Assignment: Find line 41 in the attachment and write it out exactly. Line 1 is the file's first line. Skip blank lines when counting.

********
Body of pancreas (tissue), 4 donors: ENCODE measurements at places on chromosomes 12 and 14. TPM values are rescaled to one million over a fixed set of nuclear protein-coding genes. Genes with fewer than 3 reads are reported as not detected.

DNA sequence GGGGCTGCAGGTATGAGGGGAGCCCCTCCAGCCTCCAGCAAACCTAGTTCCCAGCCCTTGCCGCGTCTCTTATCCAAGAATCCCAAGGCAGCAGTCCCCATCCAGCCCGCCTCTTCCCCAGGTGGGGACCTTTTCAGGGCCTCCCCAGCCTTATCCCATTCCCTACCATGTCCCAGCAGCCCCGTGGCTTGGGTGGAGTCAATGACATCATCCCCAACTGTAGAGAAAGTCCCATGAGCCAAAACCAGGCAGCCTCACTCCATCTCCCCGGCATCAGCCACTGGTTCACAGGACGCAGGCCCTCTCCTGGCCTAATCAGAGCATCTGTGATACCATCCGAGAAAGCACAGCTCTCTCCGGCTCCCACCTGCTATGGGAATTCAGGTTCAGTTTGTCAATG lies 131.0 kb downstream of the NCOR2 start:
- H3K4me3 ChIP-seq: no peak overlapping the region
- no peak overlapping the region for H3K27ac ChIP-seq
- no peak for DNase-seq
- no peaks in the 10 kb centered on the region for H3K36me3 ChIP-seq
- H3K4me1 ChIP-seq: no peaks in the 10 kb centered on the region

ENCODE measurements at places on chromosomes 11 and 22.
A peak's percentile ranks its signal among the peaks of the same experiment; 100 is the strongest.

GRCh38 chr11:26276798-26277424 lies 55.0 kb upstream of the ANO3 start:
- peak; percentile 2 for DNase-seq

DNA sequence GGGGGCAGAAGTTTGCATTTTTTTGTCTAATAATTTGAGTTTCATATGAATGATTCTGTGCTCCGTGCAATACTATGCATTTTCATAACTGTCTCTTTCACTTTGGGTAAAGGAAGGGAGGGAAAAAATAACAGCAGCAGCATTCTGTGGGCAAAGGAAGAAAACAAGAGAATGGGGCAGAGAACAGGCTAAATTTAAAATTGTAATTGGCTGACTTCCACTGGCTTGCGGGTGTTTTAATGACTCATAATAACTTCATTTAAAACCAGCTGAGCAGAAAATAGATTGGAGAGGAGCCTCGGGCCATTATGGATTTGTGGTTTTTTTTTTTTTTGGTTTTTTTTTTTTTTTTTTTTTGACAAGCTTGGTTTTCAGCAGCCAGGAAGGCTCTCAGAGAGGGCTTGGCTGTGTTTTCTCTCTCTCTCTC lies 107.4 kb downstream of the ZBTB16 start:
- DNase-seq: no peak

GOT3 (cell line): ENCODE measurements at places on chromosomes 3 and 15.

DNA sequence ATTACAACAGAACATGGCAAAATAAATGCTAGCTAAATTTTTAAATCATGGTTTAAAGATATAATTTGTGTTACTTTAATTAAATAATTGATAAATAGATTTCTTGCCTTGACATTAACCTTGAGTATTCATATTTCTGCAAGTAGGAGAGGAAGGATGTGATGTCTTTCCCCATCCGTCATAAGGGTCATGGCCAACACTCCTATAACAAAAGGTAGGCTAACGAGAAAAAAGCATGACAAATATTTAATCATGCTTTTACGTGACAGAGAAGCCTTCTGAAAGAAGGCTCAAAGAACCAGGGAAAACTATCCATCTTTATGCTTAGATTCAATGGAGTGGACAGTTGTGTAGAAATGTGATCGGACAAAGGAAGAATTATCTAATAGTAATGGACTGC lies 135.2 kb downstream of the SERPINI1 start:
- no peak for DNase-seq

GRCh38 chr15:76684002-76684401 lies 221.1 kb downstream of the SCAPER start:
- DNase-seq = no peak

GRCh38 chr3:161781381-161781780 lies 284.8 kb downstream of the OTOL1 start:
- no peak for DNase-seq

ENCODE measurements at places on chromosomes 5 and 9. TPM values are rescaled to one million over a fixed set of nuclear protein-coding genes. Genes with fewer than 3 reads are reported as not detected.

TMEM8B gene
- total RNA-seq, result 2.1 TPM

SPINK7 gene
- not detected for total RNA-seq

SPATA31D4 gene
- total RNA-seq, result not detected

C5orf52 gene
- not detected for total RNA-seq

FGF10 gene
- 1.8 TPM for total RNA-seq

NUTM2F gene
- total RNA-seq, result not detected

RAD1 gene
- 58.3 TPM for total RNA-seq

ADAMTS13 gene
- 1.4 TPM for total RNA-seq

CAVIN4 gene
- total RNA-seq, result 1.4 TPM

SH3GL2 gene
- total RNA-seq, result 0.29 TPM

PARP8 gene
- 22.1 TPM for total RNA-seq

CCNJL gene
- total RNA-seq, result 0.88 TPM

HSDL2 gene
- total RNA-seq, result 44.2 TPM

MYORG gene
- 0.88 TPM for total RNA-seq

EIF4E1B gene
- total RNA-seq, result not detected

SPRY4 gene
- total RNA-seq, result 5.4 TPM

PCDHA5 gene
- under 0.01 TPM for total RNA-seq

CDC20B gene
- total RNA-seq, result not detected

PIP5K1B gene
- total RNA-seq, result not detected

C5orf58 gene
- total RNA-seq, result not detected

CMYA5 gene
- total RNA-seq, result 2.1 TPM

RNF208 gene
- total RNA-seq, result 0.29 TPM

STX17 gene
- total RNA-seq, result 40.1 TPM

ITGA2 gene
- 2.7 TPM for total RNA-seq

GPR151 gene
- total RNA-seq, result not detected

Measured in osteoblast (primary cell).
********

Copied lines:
- total RNA-seq, result 0.29 TPM